With the increased growth in the valley in recent year, Friess said he’s heard a lot of negative attitudes surrounding incoming residents. Instead, he feels that the county can do a better job building bridges with new residents, especially if they’re bringing new businesses and will be contributing to building out much needed infrastructure.
Friess believes that while the county is run with a fiscally conservative hand, he believes there is more opportunity to do more with less.
“I don’t want to accuse anyone of wasting money, but when you spend millions, there’s a potential for waste,” he said, bringing up a ballot initiative that could curtail property taxes and force local governments to reexamine their budgets. “I would want the leaders of each agency to scrutinize their budget and really justify their expansion to make sure there isn’t any waste there.”
Two areas Friess would not look at cutting funding from are the sheriff’s department and 911 Emergency Communications Center. He would instead look to increase spending on public safety if possible.
Jason Parce has been a public presence in the community as the main member of the Kalispell Police Department’s Canine Unit with his four-legged partner Cairo, as well as his work with Special Olympics Montana. During his tenure with KPD, Parce served as a patrolman and school resource officer, a non-traditional schedule he says had readied him for a commissioner’s position he would plan to spend entrenched with his constituents.
Parce chose to run for the county seat after hearing from locals that they perceived a lack of community engagement by the current commission.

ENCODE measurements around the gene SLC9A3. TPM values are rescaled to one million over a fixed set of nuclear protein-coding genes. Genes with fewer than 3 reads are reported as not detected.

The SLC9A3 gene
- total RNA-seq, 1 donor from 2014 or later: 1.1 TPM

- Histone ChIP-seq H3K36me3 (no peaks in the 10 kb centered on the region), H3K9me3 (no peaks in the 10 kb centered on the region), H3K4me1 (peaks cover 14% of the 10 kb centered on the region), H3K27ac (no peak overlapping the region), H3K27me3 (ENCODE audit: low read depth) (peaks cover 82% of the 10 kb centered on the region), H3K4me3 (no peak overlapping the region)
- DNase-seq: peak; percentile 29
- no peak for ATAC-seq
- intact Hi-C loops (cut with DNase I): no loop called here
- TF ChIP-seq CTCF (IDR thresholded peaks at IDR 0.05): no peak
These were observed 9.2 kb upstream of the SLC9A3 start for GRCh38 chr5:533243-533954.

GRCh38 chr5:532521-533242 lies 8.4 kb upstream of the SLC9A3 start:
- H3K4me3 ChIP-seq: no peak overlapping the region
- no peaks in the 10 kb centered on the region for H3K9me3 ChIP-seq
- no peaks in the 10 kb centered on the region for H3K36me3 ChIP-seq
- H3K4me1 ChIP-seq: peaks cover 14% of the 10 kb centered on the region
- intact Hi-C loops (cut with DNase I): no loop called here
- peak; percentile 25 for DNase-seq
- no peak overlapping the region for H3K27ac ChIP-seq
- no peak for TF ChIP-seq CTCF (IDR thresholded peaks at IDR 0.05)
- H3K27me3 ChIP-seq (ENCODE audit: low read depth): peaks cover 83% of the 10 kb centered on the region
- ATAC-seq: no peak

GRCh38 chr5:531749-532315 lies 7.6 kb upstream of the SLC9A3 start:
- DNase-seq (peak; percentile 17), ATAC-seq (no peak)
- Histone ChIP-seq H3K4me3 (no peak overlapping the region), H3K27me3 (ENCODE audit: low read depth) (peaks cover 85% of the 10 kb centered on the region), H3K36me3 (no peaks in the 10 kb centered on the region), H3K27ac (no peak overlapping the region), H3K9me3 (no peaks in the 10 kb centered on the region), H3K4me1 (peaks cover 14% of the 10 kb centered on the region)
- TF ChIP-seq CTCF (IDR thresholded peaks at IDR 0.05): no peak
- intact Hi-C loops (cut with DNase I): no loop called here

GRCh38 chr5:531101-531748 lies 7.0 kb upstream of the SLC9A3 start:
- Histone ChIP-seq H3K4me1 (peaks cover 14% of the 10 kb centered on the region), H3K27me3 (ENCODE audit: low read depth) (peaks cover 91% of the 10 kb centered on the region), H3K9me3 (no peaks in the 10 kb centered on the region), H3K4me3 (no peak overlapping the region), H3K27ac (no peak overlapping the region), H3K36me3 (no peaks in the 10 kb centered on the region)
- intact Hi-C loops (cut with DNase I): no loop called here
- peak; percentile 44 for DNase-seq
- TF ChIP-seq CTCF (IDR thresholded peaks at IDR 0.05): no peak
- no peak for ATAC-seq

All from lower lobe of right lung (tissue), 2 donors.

“I’ve never seen the county commissioners as a proactive entity, I’ve never seen them out in the community,” Parce said. “That doesn’t mean they’re not doing their job, but I think they need to be in the community gathering input and finding solutions that way. I’m young, I’m energetic, I’m motivated and I want to hear from people.”
With his law enforcement background, Parce believes in a strong focus on public safety, not only in ensuring full staffing for the sheriff’s department, but looking at the county jail and re-examining incarceration practices to ensure attention and recourses are focused on people who are an immediate threat to society, rather than short-term nonviolent offenders.
Parce also wants greater transparency in all levels of county decisions, especially when it comes to budgeting.
“You don’t want to be in a situation where you’re making a decision from an executive level and the people in the community don’t understand why. I think if you went out into the community, had advisory boards set up and listen to the people and let them speak, they’ll understand the positions you take better,” he said. “Nobody wants new taxes, nobody wants increased taxes. The reality of it is the money is there, but people need to understand what the money’s being spent on.”